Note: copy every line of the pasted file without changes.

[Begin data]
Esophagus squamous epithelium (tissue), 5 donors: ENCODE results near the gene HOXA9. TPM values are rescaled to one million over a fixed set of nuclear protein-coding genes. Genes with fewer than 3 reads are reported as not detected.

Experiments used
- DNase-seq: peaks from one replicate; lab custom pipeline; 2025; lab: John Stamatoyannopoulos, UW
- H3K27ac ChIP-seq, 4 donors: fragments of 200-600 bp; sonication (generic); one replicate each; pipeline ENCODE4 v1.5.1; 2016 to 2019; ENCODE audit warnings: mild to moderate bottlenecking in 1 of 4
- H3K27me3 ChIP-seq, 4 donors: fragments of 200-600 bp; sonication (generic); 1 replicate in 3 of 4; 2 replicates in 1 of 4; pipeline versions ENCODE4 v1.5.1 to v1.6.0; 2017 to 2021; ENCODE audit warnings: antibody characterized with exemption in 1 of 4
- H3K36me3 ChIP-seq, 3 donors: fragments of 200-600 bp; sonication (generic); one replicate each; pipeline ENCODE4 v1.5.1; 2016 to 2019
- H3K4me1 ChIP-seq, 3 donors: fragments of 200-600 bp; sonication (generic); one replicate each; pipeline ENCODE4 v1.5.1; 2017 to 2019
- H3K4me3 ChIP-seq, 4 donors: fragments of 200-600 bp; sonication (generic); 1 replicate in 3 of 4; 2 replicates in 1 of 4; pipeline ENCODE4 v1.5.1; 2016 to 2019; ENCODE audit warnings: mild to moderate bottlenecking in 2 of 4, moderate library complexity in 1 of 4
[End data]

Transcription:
Esophagus squamous epithelium (tissue), 5 donors: ENCODE results near the gene HOXA9. TPM values are rescaled to one million over a fixed set of nuclear protein-coding genes. Genes with fewer than 3 reads are reported as not detected.

Experiments used
- DNase-seq: peaks from one replicate; lab custom pipeline; 2025; lab: John Stamatoyannopoulos, UW
- H3K27ac ChIP-seq, 4 donors: fragments of 200-600 bp; sonication (generic); one replicate each; pipeline ENCODE4 v1.5.1; 2016 to 2019; ENCODE audit warnings: mild to moderate bottlenecking in 1 of 4
- H3K27me3 ChIP-seq, 4 donors: fragments of 200-600 bp; sonication (generic); 1 replicate in 3 of 4; 2 replicates in 1 of 4; pipeline versions ENCODE4 v1.5.1 to v1.6.0; 2017 to 2021; ENCODE audit warnings: antibody characterized with exemption in 1 of 4
- H3K36me3 ChIP-seq, 3 donors: fragments of 200-600 bp; sonication (generic); one replicate each; pipeline ENCODE4 v1.5.1; 2016 to 2019
- H3K4me1 ChIP-seq, 3 donors: fragments of 200-600 bp; sonication (generic); one replicate each; pipeline ENCODE4 v1.5.1; 2017 to 2019
- H3K4me3 ChIP-seq, 4 donors: fragments of 200-600 bp; sonication (generic); 1 replicate in 3 of 4; 2 replicates in 1 of 4; pipeline ENCODE4 v1.5.1; 2016 to 2019; ENCODE audit warnings: mild to moderate bottlenecking in 2 of 4, moderate library complexity in 1 of 4